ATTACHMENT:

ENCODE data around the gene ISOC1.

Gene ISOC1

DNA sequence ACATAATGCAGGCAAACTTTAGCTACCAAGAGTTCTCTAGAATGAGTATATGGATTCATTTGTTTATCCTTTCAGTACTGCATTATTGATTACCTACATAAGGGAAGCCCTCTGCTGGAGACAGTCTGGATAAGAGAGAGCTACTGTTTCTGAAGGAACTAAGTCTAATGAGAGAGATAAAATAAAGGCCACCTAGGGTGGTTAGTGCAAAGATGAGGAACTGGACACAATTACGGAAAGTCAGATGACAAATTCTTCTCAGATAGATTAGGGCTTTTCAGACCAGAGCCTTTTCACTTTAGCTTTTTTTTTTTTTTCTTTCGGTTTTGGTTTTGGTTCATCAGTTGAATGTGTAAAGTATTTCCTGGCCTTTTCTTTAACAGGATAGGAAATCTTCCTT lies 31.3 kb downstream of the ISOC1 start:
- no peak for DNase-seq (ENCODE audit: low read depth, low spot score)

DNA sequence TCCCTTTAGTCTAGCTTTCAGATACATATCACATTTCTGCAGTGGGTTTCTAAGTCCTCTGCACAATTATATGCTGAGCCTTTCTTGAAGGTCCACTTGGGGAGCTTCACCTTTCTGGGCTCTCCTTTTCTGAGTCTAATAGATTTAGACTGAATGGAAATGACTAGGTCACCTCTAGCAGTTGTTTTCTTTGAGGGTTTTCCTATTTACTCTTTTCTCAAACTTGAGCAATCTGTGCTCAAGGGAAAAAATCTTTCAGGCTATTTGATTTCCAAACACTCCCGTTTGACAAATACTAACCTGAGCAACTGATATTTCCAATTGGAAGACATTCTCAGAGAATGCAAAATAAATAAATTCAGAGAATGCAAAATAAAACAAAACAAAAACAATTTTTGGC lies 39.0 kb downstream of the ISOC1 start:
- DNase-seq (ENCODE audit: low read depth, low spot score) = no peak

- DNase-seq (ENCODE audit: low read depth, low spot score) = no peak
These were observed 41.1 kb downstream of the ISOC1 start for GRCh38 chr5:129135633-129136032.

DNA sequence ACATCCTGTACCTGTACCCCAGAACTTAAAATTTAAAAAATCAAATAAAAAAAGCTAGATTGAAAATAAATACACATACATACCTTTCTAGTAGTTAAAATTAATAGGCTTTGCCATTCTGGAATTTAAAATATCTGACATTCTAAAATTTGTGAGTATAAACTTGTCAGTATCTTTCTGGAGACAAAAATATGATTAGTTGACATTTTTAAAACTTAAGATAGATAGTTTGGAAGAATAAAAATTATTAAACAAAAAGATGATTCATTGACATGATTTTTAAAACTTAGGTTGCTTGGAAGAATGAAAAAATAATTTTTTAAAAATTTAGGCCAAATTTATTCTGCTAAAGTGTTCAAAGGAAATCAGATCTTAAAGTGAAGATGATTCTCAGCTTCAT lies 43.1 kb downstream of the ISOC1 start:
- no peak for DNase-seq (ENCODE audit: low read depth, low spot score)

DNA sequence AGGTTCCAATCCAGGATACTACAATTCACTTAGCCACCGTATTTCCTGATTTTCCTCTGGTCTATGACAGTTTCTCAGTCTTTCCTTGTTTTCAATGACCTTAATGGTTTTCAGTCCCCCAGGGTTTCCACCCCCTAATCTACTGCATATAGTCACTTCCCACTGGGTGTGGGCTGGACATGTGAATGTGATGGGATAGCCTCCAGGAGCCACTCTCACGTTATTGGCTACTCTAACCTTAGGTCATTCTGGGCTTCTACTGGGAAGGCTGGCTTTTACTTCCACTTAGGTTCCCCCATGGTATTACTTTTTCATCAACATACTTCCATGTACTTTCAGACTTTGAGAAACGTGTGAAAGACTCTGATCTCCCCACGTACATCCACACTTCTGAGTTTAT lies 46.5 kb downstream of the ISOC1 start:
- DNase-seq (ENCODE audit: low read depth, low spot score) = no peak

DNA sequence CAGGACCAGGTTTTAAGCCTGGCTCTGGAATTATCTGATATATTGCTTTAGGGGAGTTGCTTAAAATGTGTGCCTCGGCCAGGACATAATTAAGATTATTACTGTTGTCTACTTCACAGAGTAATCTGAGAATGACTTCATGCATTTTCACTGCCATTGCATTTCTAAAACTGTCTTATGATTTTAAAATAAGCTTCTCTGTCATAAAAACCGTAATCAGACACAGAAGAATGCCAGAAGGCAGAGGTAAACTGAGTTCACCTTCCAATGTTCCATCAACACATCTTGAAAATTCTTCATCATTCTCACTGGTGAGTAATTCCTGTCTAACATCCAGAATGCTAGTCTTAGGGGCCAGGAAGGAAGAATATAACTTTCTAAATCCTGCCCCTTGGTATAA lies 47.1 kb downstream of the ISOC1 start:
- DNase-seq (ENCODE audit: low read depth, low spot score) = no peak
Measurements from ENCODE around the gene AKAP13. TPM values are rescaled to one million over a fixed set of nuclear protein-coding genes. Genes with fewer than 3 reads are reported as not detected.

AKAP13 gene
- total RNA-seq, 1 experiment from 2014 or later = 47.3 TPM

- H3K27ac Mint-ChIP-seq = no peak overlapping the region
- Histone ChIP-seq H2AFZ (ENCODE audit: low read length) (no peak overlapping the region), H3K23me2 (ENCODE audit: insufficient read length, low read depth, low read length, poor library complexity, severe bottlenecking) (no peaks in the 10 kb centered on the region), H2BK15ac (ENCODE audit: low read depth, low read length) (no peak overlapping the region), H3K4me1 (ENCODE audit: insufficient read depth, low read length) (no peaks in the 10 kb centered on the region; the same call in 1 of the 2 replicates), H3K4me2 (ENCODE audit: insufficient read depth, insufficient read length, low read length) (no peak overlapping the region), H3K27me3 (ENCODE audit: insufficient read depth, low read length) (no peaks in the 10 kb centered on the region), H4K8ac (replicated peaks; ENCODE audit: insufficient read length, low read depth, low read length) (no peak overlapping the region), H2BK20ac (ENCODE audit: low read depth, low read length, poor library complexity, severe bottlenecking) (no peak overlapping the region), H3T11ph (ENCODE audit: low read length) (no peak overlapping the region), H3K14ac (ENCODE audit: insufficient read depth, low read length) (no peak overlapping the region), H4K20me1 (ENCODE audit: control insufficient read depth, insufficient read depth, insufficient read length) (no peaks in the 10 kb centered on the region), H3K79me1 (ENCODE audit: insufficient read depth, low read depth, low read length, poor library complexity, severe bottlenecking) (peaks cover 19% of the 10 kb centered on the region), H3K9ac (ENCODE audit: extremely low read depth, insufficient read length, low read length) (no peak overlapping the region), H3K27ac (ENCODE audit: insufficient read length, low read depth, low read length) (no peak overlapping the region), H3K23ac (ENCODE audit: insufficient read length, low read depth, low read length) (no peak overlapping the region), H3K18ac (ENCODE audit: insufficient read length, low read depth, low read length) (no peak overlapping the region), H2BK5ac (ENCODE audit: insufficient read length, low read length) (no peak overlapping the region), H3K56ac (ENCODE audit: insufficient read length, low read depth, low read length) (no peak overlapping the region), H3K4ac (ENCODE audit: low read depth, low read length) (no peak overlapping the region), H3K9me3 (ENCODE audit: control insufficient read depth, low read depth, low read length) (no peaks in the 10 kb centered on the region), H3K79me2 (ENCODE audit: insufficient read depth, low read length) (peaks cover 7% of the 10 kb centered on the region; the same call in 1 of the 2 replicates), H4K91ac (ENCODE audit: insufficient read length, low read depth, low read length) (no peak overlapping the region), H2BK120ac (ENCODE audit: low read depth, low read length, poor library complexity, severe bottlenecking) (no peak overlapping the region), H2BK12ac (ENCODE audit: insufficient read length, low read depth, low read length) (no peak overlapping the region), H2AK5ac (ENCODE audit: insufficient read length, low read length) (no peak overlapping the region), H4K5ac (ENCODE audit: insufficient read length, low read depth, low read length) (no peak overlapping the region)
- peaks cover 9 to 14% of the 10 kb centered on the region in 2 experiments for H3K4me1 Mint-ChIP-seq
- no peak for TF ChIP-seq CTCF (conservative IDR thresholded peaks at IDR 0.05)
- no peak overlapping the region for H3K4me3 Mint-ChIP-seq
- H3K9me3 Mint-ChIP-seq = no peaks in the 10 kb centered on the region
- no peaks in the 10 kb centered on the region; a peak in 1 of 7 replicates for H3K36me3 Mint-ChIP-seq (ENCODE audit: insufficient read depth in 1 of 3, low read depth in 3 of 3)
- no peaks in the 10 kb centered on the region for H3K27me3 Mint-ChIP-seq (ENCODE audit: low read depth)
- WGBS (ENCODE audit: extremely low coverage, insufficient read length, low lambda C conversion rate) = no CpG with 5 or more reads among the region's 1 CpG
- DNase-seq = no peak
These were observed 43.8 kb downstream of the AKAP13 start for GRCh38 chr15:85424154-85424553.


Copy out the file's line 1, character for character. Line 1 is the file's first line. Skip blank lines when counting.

ENCODE data around the gene ISOC1.